(Goldenberg, Suzanne.) The bears at risk are a sign of something wrong in the Arctic marine ecosystem. Climate change and the lost of sea ice habitat is the greatest threat. They now have fewer opportunities to feed. They rely on sea ice to hunt and store energy for summer and fall, when food can be scarce.
The biggest threat to polar bears is global temperatures rising. They rely on sea ice to catch prey, to migrate, to procreate, and to rest. They are currently endangered and scientists have discovered that if global temperatures do not decrease, polar bears will go extinct. Due to these rising temperatures, polar bears are struggling to cope with these new changes in their environment because they are so ice-dependent. Scientists are trying to save the last of the ice because this is how they hunt for seals.
One other contending argument is that since Isle Royale is a natural habitat, we should leave the island alone and let it run its course, even though the wolves might die out. This proposal would be inefficient and would only make matters worse. Wolves are the main predators of the many moose who occupy the island. If the wolves die out, the moose will thrive and overpopulate. Eventually, the extremely large population of moose could use up all of their available natural resources, causing the island to become vegetationless and the moose to starve and die because of the lack of resources.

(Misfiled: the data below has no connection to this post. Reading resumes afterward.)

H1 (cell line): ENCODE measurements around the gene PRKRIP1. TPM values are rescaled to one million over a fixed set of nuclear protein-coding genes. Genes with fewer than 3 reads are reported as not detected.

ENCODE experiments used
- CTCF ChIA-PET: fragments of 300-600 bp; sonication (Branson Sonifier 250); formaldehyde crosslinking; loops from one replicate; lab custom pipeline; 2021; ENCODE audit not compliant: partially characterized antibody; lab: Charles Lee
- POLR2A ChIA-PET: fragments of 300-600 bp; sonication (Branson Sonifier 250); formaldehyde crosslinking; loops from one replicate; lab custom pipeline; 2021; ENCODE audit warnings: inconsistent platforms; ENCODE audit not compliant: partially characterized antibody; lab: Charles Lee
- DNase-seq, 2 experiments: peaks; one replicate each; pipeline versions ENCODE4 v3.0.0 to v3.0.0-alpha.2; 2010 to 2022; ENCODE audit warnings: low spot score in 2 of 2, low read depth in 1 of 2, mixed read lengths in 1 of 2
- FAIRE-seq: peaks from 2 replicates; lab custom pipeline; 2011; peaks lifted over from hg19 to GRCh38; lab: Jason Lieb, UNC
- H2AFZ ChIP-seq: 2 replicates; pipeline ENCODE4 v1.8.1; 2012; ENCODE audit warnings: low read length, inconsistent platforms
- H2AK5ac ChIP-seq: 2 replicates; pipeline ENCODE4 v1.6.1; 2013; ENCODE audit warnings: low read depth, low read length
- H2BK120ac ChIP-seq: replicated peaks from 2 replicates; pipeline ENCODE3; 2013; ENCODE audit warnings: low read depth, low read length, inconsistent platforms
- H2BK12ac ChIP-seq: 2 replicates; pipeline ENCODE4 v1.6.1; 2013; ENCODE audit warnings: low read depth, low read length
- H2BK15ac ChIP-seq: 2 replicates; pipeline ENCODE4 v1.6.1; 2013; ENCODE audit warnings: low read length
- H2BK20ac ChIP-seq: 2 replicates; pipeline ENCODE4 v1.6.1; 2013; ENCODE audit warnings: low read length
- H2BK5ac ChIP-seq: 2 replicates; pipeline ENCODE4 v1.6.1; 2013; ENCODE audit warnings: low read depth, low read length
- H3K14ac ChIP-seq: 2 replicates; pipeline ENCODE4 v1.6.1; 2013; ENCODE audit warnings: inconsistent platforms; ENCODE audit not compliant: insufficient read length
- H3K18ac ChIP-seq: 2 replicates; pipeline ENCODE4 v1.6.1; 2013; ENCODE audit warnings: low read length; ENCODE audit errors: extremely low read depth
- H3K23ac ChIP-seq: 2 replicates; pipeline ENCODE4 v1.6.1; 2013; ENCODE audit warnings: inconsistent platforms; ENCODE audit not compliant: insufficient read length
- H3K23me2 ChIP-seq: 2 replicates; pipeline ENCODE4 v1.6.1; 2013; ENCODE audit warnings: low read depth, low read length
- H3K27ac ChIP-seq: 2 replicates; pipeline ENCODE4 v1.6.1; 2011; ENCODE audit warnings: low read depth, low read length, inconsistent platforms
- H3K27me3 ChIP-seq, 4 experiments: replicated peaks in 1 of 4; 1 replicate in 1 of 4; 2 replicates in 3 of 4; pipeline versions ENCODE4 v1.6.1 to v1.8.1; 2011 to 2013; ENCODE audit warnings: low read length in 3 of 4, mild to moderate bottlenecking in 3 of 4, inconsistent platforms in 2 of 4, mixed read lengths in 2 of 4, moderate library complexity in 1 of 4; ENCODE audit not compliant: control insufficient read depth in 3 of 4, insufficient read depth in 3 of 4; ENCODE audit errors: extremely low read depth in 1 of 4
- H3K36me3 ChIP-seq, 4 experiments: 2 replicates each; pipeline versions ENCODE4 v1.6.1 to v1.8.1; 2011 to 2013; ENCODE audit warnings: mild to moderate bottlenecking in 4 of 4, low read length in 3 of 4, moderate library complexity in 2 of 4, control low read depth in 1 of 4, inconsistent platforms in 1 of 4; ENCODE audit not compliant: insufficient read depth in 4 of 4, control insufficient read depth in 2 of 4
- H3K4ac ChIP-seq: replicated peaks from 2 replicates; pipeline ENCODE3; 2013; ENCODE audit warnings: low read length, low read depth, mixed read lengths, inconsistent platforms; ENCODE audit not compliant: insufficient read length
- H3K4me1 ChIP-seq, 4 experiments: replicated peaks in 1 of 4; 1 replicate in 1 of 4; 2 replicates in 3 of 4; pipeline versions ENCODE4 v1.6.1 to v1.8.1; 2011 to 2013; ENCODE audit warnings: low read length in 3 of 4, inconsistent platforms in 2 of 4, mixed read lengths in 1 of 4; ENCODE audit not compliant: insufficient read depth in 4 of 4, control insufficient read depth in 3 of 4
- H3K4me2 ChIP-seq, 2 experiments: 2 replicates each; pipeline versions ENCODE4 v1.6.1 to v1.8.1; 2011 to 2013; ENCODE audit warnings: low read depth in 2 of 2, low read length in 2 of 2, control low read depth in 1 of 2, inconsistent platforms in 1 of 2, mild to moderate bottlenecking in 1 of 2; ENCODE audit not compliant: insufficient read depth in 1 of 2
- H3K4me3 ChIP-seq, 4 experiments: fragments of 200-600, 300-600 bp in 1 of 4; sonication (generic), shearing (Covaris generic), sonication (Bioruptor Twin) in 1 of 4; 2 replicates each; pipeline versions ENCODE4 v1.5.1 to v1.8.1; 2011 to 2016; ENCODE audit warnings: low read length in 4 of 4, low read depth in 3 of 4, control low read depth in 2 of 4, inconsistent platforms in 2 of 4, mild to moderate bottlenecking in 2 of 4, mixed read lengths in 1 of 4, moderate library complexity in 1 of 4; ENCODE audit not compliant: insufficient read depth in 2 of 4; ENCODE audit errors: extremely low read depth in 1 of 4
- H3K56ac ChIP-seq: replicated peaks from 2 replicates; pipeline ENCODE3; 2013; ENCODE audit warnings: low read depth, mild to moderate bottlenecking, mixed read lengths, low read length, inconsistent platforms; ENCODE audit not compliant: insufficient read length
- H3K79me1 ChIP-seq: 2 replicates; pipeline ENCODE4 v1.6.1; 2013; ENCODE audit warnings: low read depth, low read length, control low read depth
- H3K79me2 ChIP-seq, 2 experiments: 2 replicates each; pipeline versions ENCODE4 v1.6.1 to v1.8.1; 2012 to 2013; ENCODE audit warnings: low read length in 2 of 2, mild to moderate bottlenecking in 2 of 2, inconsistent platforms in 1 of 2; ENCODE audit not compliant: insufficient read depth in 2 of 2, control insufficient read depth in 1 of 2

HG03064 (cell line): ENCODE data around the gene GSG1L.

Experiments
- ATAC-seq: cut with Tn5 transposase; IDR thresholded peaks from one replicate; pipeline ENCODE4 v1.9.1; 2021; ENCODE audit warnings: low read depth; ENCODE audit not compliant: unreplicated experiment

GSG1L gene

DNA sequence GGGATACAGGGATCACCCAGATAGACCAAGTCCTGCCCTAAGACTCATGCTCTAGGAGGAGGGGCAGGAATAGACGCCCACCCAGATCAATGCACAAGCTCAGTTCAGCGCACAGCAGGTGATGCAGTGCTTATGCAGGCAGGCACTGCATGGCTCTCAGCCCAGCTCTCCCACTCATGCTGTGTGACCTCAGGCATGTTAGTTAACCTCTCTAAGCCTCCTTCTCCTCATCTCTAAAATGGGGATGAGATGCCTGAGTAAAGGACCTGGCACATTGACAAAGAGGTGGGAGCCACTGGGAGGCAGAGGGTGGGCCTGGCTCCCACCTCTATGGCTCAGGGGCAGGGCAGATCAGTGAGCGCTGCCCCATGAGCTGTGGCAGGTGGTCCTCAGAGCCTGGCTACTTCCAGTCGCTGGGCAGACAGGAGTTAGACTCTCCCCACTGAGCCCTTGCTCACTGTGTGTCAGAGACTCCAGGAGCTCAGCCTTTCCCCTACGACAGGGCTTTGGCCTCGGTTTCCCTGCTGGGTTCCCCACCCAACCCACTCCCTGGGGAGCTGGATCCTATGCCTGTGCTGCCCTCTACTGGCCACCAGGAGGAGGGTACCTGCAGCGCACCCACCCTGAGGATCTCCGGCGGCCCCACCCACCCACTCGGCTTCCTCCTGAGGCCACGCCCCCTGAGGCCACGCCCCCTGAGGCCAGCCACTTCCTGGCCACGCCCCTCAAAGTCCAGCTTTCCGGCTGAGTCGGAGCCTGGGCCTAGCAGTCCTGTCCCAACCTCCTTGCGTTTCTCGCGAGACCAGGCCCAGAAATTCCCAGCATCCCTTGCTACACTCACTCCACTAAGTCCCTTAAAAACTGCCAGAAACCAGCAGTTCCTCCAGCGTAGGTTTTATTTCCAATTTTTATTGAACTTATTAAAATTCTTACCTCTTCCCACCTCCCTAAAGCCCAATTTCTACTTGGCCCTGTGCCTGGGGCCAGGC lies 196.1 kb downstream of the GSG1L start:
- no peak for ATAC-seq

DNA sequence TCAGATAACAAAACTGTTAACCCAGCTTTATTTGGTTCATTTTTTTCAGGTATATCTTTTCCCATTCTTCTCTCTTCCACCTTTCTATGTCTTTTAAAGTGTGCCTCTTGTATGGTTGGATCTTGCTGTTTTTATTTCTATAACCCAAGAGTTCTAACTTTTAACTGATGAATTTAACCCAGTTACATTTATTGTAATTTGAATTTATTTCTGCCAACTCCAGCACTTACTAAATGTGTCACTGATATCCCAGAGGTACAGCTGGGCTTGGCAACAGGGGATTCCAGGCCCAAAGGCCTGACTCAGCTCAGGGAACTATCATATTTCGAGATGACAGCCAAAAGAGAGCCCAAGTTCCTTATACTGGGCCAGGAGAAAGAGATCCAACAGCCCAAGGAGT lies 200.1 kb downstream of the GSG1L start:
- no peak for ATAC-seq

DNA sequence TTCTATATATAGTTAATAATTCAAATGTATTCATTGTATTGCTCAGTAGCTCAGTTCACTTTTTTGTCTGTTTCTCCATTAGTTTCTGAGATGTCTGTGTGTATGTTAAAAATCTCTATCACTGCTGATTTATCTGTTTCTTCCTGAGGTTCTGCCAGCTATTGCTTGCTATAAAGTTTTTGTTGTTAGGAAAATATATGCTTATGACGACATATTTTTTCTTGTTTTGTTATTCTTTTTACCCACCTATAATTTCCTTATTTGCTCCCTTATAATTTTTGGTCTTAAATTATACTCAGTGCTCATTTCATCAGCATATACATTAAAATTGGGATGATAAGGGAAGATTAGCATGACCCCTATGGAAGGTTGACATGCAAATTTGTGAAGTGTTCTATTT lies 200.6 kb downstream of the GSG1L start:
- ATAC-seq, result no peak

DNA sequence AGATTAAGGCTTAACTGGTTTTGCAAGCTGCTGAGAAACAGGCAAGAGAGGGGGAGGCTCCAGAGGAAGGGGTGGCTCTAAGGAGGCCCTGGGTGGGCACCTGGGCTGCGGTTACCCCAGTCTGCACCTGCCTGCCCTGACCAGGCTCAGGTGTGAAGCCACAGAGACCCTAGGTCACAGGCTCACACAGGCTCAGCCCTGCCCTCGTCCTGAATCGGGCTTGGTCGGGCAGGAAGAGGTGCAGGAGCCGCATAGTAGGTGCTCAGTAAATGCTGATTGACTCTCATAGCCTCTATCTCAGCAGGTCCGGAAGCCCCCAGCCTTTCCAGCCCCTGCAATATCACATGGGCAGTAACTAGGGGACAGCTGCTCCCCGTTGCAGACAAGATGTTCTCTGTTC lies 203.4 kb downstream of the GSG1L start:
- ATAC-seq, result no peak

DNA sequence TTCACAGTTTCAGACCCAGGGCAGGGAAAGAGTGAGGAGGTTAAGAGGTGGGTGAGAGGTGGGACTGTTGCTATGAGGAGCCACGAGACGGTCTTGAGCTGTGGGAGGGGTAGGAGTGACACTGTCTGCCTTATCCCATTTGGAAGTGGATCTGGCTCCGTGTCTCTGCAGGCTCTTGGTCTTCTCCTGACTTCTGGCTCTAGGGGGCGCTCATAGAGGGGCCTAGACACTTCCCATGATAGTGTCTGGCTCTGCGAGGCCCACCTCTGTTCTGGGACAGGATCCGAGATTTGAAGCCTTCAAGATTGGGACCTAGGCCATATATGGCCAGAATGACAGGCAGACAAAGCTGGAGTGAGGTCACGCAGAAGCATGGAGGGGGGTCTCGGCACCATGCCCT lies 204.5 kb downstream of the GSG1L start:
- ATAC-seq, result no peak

There are an estimated 600,000 black bears in North America, 300,000 in the United States. A bear's litter is usually 1-6 cubs, but a litter of 2 cubs is the most common. One commonly known thing about bears is that they hibernate. Hibernating means that they spend the winter in a certain place. Before a bear goes into hibernation they collect enough food to last them the winter, and they make a shelter that will protect themselves from all the hardships of winter.